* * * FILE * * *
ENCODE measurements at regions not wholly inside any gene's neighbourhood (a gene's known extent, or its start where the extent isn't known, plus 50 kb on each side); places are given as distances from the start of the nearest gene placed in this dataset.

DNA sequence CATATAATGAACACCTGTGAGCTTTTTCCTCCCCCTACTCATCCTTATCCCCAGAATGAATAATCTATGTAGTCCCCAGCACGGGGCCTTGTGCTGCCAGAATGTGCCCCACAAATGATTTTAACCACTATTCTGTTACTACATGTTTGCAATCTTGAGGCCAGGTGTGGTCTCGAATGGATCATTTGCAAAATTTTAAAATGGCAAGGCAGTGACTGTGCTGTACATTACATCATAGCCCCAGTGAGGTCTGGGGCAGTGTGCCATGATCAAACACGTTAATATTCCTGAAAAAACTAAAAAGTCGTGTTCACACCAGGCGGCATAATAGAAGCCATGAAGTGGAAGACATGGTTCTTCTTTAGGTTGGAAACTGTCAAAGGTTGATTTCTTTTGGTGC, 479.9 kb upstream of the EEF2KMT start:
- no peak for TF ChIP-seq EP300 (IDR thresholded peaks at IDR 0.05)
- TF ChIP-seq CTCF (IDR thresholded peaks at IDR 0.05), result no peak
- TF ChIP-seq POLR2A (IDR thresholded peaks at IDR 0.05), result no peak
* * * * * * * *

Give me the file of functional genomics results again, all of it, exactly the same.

ENCODE measurements at regions not wholly inside any gene's neighbourhood (a gene's known extent, or its start where the extent isn't known, plus 50 kb on each side); places are given as distances from the start of the nearest gene placed in this dataset.

DNA sequence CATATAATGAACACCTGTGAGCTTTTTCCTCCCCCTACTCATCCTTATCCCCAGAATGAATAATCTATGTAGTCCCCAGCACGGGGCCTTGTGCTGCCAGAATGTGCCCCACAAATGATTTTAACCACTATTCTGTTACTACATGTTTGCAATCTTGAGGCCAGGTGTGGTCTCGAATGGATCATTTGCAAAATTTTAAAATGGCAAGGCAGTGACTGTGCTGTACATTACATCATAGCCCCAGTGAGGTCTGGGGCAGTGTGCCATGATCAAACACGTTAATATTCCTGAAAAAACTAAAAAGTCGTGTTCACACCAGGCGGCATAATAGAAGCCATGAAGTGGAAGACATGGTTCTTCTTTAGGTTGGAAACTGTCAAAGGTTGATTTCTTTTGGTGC, 479.9 kb upstream of the EEF2KMT start:
- no peak for TF ChIP-seq EP300 (IDR thresholded peaks at IDR 0.05)
- TF ChIP-seq CTCF (IDR thresholded peaks at IDR 0.05), result no peak
- TF ChIP-seq POLR2A (IDR thresholded peaks at IDR 0.05), result no peak